Article: How learning at work is changing in a remote working world

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How learning at work is changing in a remote working world

With a self-driven culture of learning taking on a preeminent role in a digital work culture, here’s what companies need to focus on.
How learning at work is changing in a remote working world


While learning needs spiked during the pandemic, the focus was mostly on learning that could be enabled in a remote working world – which was primarily digital based learning. It brought into sharp focus the viability of traditional models of learning for a hybrid future.

As companies set to navigate an unpredictable time, they need to be mindful of how ‘tech intensity’ plays a vital role in business relevance as well as transformation. According to Satya Nadella, Tech intensity comes down to three things:

First, how you adopt the latest technology and integrate it into your own organization. For any organization to succeed in a world of unprecedented constraints, they will need to empower their employees, engage their customers in new ways & transform their products and services with new business models. In addition they need to optimize operations to keep customers and employees safe and secure. 

Second, how you create capability within your employees. Creating a culture that embraces learning is critical to this. 

Finally, trust. Without trust none of the above are possible.

The reality is that the last eight months have accelerated the need for organizations to build employee capability. Organizations whose employees have the skills to harness the power of technology to deliver new solutions will not only weather the current crisis but also be better prepared to navigate future events.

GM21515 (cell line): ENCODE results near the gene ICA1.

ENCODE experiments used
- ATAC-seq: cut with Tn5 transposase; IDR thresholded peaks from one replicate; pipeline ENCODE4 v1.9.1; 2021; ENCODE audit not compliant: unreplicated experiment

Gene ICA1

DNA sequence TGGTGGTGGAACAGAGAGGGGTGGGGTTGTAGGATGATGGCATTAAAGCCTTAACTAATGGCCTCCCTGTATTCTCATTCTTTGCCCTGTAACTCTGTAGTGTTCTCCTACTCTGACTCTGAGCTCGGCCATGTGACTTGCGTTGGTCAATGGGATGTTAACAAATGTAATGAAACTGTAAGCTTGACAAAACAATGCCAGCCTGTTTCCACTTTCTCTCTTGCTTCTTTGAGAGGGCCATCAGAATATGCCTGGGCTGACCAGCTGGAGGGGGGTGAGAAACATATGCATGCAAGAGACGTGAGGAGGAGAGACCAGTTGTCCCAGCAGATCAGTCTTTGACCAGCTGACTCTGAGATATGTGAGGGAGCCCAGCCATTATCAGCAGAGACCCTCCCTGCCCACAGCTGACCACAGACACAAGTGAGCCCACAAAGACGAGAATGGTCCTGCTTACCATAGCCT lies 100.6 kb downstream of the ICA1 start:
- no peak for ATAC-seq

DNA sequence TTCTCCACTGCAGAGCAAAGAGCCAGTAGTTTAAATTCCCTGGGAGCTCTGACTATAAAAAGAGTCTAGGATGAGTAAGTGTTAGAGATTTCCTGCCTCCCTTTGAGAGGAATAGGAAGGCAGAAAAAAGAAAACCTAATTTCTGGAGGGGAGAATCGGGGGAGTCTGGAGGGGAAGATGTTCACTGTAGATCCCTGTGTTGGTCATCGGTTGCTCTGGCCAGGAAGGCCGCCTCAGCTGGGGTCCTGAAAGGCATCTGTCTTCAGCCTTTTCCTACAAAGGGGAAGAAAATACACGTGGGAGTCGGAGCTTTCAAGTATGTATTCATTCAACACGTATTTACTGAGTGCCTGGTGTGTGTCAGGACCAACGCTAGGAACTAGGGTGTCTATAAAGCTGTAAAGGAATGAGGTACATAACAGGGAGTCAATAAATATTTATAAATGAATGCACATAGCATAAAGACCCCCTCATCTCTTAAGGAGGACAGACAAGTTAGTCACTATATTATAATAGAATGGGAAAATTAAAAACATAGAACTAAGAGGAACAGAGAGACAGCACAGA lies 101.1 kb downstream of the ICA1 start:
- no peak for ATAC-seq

It is estimated that 800 million people will need to learn new skills by 2030 due to the digital transformation taking place.  In fact, it’s estimated that there will be over 149 million new tech jobs created in the next five years in fields like, cyber security, data science and machine learning. A learning culture where learning is at its core will be what keeps you connected, elastic and resilient—and able to ride the change that seems to be happening every day.

“Microsoft’s own culture transformation journey is rooted in moving away from a “know it all” to a place where you have insatiable curiosity that you want to continue to learn so that you can go on to drive innovation. At the heart of our mission is the concept of a growth mindset,” said Heesun Kang, Chief Learning Officer – APAC, Microsoft

While there’s an increased investment in digital modes of learning, there’s a need to be mindful of increased fatigue. Heesun noted that, by leveraging platforms by Microsoft Teams – which, in turn, enable learners to engage in smaller groups, companies can make learning more meaningful and personal to individual learners – an experience that can’t be replicated in larger formats like MOOCs. 

Here’s what companies can focus on:

1. Focus on learning in the flow of work

With digital learning taking on a primary role in the workplace, curating courses for new team members can be enabled in the flow of work. With Microsoft Teams , team members can not only curate courses that will be useful for work, they can also engage in conversations and get back to work when needed. It is especially useful for managers, who can easily assign learning modules and track progress on a single platform.